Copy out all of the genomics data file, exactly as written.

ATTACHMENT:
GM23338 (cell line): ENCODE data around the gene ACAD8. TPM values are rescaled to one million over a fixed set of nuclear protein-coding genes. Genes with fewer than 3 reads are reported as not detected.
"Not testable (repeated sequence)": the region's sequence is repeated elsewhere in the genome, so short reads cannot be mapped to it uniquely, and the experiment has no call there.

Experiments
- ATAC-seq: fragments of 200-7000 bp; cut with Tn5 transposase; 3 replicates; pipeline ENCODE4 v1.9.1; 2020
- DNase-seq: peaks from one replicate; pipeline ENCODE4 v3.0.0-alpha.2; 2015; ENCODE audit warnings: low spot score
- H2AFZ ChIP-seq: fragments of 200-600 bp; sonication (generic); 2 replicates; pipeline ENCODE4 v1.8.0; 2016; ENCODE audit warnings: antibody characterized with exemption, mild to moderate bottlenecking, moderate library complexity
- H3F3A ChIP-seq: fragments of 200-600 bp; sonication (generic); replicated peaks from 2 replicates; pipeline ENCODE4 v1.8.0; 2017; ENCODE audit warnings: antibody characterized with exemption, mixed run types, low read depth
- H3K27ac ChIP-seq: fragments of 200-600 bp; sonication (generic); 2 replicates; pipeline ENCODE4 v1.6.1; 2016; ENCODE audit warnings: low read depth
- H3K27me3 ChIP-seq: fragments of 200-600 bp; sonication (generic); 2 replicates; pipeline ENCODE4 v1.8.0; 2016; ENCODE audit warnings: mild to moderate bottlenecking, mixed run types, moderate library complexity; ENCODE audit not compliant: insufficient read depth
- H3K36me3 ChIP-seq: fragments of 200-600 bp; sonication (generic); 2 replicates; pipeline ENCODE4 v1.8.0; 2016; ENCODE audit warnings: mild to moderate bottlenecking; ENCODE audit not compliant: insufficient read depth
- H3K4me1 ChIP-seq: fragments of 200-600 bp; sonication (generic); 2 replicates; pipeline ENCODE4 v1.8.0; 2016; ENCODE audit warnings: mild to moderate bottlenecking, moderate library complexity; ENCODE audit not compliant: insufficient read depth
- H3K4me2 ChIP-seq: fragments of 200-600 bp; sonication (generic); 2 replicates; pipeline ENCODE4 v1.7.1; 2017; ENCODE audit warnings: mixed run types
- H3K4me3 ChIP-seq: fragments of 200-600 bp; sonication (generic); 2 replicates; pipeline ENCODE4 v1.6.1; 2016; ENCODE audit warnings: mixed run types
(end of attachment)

GM23338 (cell line): ENCODE data around the gene ACAD8. TPM values are rescaled to one million over a fixed set of nuclear protein-coding genes. Genes with fewer than 3 reads are reported as not detected.
"Not testable (repeated sequence)": the region's sequence is repeated elsewhere in the genome, so short reads cannot be mapped to it uniquely, and the experiment has no call there.

Experiments
- ATAC-seq: fragments of 200-7000 bp; cut with Tn5 transposase; 3 replicates; pipeline ENCODE4 v1.9.1; 2020
- DNase-seq: peaks from one replicate; pipeline ENCODE4 v3.0.0-alpha.2; 2015; ENCODE audit warnings: low spot score
- H2AFZ ChIP-seq: fragments of 200-600 bp; sonication (generic); 2 replicates; pipeline ENCODE4 v1.8.0; 2016; ENCODE audit warnings: antibody characterized with exemption, mild to moderate bottlenecking, moderate library complexity
- H3F3A ChIP-seq: fragments of 200-600 bp; sonication (generic); replicated peaks from 2 replicates; pipeline ENCODE4 v1.8.0; 2017; ENCODE audit warnings: antibody characterized with exemption, mixed run types, low read depth
- H3K27ac ChIP-seq: fragments of 200-600 bp; sonication (generic); 2 replicates; pipeline ENCODE4 v1.6.1; 2016; ENCODE audit warnings: low read depth
- H3K27me3 ChIP-seq: fragments of 200-600 bp; sonication (generic); 2 replicates; pipeline ENCODE4 v1.8.0; 2016; ENCODE audit warnings: mild to moderate bottlenecking, mixed run types, moderate library complexity; ENCODE audit not compliant: insufficient read depth
- H3K36me3 ChIP-seq: fragments of 200-600 bp; sonication (generic); 2 replicates; pipeline ENCODE4 v1.8.0; 2016; ENCODE audit warnings: mild to moderate bottlenecking; ENCODE audit not compliant: insufficient read depth
- H3K4me1 ChIP-seq: fragments of 200-600 bp; sonication (generic); 2 replicates; pipeline ENCODE4 v1.8.0; 2016; ENCODE audit warnings: mild to moderate bottlenecking, moderate library complexity; ENCODE audit not compliant: insufficient read depth
- H3K4me2 ChIP-seq: fragments of 200-600 bp; sonication (generic); 2 replicates; pipeline ENCODE4 v1.7.1; 2017; ENCODE audit warnings: mixed run types
- H3K4me3 ChIP-seq: fragments of 200-600 bp; sonication (generic); 2 replicates; pipeline ENCODE4 v1.6.1; 2016; ENCODE audit warnings: mixed run types